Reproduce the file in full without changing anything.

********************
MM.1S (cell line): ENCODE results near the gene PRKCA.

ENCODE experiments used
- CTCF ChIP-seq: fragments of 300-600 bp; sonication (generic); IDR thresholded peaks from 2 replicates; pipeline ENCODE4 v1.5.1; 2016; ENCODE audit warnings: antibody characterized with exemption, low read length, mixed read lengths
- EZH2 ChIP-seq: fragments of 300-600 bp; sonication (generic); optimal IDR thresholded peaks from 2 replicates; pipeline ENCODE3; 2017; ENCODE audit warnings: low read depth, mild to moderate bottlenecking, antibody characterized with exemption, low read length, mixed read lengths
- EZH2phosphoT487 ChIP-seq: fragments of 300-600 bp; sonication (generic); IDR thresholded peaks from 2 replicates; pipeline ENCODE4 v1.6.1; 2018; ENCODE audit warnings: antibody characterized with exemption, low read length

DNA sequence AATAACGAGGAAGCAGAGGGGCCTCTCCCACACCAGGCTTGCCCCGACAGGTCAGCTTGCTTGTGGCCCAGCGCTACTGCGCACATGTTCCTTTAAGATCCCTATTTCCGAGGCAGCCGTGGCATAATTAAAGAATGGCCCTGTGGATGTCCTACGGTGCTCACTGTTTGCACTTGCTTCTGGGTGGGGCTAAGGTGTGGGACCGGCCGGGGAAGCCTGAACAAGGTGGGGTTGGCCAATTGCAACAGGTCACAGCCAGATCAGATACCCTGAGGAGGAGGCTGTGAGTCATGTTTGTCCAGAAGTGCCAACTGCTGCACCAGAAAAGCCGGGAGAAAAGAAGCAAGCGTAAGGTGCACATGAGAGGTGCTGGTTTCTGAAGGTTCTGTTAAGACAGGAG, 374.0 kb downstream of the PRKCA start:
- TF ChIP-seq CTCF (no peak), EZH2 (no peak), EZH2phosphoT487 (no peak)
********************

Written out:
MM.1S (cell line): ENCODE results near the gene PRKCA.

ENCODE experiments used
- CTCF ChIP-seq: fragments of 300-600 bp; sonication (generic); IDR thresholded peaks from 2 replicates; pipeline ENCODE4 v1.5.1; 2016; ENCODE audit warnings: antibody characterized with exemption, low read length, mixed read lengths
- EZH2 ChIP-seq: fragments of 300-600 bp; sonication (generic); optimal IDR thresholded peaks from 2 replicates; pipeline ENCODE3; 2017; ENCODE audit warnings: low read depth, mild to moderate bottlenecking, antibody characterized with exemption, low read length, mixed read lengths
- EZH2phosphoT487 ChIP-seq: fragments of 300-600 bp; sonication (generic); IDR thresholded peaks from 2 replicates; pipeline ENCODE4 v1.6.1; 2018; ENCODE audit warnings: antibody characterized with exemption, low read length

DNA sequence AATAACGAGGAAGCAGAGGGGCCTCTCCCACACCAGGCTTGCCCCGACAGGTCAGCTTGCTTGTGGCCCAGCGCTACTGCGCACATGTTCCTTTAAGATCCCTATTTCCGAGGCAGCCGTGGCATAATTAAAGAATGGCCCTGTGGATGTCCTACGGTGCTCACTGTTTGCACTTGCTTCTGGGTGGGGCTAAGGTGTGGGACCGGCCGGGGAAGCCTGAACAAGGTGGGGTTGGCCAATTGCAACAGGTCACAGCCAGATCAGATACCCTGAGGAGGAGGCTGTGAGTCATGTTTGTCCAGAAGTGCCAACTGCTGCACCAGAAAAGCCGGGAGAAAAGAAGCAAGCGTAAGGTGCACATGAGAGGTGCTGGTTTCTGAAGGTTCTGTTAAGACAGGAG, 374.0 kb downstream of the PRKCA start:
- TF ChIP-seq CTCF (no peak), EZH2 (no peak), EZH2phosphoT487 (no peak)